More than ever before, individuals are using a range of social media platforms such as Twitter, Facebook, Instagram, Snapchat and LinkedIn. The amount of content posted to social media by the public is unprecedented.  Likewise, lawyers have seen an increase in the number of cases involving social media. As technology develops and evolves, so too does the law when it comes to the use of social media.

Did you know, the Courts can serve documents through social media?

In recent times, social media platforms have also been recognised by the Courts as a means of serving a party with court documents.

Social media terms and conditions

Most people do not realise that by creating a social media account, they are entering into a contractual relationship with the platform provider.  By agreeing to “Terms of Use” the user grants the platform licence to use content that they share. This means the user loses exclusive control of their photographs, comments, and opinions.

Users of social media must also accept that their digital footprint is forever, and can be used to trace their location, retrieve information, and provide evidence of alleged facts in legal matters. These platforms can open up a legal can of worms including defamation, bullying, harassment, and so on.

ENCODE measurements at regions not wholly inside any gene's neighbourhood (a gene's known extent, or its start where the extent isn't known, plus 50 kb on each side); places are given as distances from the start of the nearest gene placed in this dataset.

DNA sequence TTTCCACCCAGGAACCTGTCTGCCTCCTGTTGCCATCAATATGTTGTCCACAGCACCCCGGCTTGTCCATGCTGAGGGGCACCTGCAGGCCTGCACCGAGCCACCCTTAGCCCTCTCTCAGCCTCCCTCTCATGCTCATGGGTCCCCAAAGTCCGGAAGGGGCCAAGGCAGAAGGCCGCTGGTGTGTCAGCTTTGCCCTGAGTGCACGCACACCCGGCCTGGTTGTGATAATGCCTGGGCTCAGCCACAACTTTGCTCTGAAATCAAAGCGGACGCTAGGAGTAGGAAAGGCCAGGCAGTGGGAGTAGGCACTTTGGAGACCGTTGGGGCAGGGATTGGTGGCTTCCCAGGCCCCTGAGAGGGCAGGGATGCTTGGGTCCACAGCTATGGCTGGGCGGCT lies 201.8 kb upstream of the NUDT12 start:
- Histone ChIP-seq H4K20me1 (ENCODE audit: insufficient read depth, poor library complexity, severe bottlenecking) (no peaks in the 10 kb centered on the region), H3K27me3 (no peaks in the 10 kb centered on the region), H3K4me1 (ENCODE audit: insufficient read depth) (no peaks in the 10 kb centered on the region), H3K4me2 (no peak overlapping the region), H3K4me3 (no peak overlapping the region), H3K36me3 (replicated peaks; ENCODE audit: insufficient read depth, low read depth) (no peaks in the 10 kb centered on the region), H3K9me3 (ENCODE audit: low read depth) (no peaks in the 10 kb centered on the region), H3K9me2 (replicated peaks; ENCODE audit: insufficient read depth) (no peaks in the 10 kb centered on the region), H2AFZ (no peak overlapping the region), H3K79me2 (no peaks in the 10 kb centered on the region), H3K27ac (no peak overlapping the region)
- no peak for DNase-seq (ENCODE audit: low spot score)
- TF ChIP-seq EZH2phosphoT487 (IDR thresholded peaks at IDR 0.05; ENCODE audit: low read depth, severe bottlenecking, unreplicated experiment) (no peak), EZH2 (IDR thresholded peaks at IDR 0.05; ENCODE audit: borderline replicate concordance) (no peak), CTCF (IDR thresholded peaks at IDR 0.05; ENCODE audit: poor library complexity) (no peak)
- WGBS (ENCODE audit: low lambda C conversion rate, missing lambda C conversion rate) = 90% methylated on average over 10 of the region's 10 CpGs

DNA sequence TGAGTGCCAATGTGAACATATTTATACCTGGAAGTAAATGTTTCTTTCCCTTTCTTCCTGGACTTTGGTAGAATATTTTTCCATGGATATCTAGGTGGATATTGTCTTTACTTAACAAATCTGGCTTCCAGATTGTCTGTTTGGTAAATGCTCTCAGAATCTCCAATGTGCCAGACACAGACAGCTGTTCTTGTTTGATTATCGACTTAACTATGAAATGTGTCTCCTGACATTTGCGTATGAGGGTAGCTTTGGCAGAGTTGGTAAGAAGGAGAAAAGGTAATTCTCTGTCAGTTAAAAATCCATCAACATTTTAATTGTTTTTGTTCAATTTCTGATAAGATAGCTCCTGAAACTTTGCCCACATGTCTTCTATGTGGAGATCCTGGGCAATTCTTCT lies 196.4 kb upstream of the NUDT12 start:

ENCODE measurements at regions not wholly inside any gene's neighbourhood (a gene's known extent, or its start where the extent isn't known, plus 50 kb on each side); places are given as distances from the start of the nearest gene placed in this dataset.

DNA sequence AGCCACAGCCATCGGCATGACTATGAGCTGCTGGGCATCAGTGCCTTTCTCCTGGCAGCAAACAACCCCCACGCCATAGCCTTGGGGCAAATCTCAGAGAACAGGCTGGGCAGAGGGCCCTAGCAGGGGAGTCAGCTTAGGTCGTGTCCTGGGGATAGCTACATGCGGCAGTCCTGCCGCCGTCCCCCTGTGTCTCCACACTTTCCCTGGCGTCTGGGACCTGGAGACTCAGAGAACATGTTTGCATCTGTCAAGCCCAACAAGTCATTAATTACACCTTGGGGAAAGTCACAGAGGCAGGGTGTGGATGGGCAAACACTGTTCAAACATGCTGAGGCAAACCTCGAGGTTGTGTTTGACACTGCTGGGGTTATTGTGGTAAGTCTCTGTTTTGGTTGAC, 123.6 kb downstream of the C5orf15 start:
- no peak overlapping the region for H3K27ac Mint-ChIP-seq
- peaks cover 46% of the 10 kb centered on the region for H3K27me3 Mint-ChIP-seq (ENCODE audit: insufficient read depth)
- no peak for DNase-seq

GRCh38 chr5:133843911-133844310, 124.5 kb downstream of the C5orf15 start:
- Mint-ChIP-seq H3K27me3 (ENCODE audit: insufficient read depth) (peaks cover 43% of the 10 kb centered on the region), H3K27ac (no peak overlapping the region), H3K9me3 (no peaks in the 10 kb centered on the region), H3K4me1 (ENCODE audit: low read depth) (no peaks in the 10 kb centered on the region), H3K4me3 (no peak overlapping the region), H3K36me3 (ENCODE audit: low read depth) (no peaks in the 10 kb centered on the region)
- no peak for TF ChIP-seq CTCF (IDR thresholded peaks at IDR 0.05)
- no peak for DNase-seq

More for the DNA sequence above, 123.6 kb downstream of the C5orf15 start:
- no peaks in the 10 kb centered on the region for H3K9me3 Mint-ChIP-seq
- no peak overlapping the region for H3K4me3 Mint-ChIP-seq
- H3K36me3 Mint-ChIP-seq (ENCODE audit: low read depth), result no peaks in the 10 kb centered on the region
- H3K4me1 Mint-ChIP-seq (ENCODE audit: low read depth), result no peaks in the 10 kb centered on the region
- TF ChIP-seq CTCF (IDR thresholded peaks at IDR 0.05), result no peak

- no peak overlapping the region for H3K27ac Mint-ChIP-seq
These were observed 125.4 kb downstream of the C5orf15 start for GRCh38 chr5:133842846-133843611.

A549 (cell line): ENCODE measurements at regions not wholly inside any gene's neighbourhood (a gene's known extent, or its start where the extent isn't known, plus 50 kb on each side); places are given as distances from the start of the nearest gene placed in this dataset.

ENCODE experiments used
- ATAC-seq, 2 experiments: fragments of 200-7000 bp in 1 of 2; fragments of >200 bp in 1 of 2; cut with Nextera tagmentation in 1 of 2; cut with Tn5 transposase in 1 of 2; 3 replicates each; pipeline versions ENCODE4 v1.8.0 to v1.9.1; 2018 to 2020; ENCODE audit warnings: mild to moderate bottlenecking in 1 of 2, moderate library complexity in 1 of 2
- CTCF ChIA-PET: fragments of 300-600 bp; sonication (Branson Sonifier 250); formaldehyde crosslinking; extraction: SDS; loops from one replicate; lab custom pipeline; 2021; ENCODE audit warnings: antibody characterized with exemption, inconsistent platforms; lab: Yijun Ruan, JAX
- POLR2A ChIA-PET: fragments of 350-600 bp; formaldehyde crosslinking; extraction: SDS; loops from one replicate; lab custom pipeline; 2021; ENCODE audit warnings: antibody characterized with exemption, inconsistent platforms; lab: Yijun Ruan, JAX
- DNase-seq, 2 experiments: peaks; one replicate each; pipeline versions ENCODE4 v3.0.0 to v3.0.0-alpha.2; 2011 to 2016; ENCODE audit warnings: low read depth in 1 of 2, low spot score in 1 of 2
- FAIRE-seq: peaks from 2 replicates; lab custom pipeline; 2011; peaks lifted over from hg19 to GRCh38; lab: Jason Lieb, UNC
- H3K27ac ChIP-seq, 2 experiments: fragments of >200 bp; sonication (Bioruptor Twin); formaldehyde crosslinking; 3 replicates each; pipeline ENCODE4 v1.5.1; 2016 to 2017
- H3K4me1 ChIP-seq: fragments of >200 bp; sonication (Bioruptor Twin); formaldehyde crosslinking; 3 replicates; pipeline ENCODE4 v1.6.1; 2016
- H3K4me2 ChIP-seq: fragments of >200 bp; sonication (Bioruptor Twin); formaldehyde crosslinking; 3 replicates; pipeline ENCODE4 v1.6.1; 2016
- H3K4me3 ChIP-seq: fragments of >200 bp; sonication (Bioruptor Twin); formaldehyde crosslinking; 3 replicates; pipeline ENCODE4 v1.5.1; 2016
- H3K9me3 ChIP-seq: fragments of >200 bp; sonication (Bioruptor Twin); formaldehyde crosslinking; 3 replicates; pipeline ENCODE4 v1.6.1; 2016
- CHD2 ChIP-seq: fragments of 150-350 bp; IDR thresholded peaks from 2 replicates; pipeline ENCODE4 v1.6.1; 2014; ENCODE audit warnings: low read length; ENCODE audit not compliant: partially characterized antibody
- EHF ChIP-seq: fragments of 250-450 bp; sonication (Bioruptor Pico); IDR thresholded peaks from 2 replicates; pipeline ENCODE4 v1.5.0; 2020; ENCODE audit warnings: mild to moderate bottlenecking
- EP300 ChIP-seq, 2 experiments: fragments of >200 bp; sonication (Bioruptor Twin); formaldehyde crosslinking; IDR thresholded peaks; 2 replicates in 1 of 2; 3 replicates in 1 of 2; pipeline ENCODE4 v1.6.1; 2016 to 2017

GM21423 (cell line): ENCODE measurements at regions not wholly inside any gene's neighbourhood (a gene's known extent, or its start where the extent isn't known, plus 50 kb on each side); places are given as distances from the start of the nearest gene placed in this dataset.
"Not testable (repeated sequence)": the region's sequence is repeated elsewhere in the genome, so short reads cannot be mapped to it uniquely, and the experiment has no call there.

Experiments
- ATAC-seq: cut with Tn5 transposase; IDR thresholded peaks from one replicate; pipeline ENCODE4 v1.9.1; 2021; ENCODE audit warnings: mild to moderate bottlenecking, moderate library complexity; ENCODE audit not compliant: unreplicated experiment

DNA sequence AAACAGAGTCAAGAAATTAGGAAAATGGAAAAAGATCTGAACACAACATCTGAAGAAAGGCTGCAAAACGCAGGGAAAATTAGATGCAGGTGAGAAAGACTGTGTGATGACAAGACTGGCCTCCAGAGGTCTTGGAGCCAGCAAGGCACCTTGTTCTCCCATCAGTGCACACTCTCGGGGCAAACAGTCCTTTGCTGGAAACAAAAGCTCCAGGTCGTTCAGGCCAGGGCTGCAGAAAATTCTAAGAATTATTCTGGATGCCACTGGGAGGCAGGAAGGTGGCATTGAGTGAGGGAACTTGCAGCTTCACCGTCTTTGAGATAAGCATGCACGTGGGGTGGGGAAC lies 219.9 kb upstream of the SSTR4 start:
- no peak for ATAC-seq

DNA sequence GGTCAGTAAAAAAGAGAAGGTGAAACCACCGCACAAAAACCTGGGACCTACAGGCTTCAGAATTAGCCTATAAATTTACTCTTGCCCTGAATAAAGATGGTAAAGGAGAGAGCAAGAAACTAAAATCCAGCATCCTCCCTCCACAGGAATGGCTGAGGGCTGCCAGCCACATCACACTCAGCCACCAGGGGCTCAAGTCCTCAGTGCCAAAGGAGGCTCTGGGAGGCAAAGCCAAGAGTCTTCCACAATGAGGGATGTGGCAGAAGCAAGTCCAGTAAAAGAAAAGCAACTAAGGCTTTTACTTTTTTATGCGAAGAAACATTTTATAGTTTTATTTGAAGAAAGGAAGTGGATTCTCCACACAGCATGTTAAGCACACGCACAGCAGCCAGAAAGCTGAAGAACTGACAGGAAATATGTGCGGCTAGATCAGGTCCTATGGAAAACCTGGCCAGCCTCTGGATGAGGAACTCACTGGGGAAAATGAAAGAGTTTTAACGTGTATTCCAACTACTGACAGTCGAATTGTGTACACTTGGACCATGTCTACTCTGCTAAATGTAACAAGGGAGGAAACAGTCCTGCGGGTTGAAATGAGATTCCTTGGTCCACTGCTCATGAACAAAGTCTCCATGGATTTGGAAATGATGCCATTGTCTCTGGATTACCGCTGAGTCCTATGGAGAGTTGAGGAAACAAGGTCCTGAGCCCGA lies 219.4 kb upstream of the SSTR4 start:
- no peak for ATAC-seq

What you post can be used in Court

In addition, what an individual posts can often seriously damage their credibility and damage their case. For instance, it will be difficult to convince a party that your ankle injury has not resolved if you are posting Instagram pictures of bungy-jumping on holiday in Bali. Similarly, rants about an ex partner on Facebook may cause serious problems in a family law dispute.

As a general rule, remember social media is not an appropriate means of sharing sensitive or valuable content.

If you have any questions in relation to the use
of social media please contact our office.

(07) 4963 2000
ONLINE ENQUIRY